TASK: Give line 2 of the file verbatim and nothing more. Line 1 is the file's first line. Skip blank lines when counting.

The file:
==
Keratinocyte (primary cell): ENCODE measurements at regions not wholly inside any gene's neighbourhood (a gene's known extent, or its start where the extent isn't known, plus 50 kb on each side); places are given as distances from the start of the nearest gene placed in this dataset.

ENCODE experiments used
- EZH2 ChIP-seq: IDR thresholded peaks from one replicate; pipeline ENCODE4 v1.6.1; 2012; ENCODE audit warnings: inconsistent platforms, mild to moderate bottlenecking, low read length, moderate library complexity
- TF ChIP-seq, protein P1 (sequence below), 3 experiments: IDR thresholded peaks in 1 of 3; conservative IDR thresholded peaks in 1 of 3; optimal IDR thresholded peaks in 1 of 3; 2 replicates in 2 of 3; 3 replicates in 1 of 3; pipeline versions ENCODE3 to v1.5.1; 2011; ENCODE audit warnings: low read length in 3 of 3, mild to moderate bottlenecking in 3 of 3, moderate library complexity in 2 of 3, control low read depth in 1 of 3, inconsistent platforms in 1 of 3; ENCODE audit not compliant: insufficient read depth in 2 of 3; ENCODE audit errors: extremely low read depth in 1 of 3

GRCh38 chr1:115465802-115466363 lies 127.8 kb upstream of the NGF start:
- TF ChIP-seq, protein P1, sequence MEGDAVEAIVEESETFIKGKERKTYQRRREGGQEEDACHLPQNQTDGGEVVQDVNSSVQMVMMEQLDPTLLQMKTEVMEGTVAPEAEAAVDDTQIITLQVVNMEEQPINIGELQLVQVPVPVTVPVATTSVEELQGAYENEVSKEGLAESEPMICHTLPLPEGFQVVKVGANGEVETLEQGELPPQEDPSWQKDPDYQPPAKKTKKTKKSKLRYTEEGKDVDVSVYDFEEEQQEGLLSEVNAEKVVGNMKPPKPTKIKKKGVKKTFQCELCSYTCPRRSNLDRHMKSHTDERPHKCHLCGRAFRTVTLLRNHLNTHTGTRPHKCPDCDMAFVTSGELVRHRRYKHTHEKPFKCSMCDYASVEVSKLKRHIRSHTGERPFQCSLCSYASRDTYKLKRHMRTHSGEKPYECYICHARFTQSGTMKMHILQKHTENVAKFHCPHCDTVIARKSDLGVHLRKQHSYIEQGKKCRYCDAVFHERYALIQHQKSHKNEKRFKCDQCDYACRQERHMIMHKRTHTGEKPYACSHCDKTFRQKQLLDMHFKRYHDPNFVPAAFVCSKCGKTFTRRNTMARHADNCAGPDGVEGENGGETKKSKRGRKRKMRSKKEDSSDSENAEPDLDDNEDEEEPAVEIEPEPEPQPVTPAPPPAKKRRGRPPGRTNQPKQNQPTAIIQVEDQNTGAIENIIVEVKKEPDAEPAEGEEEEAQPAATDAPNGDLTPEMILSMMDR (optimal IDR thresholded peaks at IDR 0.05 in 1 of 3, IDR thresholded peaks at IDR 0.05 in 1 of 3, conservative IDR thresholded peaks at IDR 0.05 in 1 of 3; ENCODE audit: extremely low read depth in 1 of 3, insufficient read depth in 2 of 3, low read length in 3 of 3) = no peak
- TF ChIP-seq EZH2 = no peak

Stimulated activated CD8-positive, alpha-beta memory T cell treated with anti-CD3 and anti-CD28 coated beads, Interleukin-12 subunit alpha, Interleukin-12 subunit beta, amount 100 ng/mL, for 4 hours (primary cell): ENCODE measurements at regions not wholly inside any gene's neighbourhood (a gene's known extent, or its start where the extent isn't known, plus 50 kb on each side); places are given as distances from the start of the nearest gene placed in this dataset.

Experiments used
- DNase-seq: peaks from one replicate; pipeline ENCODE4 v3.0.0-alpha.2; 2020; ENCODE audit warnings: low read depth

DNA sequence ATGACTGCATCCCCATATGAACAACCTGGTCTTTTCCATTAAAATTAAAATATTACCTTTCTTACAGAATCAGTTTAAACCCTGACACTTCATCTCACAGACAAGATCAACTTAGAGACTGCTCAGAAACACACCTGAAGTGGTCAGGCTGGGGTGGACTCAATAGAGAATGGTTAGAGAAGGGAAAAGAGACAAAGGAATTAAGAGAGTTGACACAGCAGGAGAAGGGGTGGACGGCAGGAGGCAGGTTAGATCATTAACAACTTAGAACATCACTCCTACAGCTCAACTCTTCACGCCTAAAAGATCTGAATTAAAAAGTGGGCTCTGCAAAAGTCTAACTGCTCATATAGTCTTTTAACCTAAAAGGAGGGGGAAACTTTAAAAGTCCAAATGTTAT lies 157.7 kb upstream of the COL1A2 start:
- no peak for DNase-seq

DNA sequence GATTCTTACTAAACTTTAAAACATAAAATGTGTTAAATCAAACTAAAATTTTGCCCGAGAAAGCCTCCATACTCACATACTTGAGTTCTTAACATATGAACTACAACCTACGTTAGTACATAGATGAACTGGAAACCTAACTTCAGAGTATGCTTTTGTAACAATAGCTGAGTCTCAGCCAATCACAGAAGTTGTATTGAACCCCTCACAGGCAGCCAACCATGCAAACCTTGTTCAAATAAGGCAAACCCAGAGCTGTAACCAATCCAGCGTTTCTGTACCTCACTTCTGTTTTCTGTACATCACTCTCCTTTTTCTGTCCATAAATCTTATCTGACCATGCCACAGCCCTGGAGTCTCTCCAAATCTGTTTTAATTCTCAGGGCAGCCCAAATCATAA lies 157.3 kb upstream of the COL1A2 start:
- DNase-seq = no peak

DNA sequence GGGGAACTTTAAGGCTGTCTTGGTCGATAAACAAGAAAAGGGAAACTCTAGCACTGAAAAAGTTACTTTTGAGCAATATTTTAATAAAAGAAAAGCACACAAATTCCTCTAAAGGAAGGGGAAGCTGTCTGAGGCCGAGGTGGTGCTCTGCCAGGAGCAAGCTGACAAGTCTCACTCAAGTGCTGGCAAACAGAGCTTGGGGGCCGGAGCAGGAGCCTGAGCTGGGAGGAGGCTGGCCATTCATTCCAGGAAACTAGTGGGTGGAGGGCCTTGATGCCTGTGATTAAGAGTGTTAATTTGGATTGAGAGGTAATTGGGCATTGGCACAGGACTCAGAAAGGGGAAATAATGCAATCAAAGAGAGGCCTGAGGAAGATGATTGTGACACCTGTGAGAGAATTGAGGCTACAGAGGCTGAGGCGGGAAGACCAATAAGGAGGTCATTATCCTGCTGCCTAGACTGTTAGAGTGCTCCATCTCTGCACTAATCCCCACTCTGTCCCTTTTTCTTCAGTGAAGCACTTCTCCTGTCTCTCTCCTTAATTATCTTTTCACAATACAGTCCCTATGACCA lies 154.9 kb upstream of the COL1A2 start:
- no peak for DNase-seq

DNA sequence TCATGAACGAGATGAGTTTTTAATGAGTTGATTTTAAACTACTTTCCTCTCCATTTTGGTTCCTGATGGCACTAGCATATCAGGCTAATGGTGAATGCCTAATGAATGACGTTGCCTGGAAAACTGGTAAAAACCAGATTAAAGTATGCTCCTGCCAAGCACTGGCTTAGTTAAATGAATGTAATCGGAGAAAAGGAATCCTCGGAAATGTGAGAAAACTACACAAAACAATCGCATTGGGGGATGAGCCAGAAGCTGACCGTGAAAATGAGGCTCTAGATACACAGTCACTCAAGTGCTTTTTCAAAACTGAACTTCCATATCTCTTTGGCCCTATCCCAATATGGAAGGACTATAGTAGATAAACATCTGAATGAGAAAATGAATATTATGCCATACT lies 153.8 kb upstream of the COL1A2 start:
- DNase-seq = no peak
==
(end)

ENCODE experiments used